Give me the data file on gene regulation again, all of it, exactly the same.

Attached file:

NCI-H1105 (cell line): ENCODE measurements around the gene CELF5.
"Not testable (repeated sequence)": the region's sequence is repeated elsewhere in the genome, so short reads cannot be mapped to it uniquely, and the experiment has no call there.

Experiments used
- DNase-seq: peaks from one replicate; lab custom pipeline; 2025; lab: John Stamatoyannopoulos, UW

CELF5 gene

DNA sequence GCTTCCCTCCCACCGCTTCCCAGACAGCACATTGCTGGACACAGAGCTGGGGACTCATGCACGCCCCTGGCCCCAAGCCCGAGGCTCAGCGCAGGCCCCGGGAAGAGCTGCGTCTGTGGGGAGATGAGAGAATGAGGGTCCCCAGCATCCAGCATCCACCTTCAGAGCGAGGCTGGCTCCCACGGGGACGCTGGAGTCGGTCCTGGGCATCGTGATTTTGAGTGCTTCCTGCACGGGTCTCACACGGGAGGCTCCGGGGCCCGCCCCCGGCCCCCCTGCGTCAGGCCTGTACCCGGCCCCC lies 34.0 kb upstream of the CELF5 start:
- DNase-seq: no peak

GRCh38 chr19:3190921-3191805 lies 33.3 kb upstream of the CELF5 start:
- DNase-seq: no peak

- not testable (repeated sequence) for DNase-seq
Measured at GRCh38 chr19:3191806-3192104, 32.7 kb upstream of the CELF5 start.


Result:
NCI-H1105 (cell line): ENCODE measurements around the gene CELF5.
"Not testable (repeated sequence)": the region's sequence is repeated elsewhere in the genome, so short reads cannot be mapped to it uniquely, and the experiment has no call there.

Experiments used
- DNase-seq: peaks from one replicate; lab custom pipeline; 2025; lab: John Stamatoyannopoulos, UW

CELF5 gene

DNA sequence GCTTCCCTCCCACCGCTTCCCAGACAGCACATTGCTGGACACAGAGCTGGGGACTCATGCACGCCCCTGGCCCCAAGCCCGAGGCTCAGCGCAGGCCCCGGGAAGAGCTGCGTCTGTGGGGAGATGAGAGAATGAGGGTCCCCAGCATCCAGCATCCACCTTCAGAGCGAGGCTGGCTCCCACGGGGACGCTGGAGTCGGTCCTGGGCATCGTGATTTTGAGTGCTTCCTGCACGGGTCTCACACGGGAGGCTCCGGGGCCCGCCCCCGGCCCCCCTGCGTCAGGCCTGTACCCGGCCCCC lies 34.0 kb upstream of the CELF5 start:
- DNase-seq: no peak

GRCh38 chr19:3190921-3191805 lies 33.3 kb upstream of the CELF5 start:
- DNase-seq: no peak

- not testable (repeated sequence) for DNase-seq
Measured at GRCh38 chr19:3191806-3192104, 32.7 kb upstream of the CELF5 start.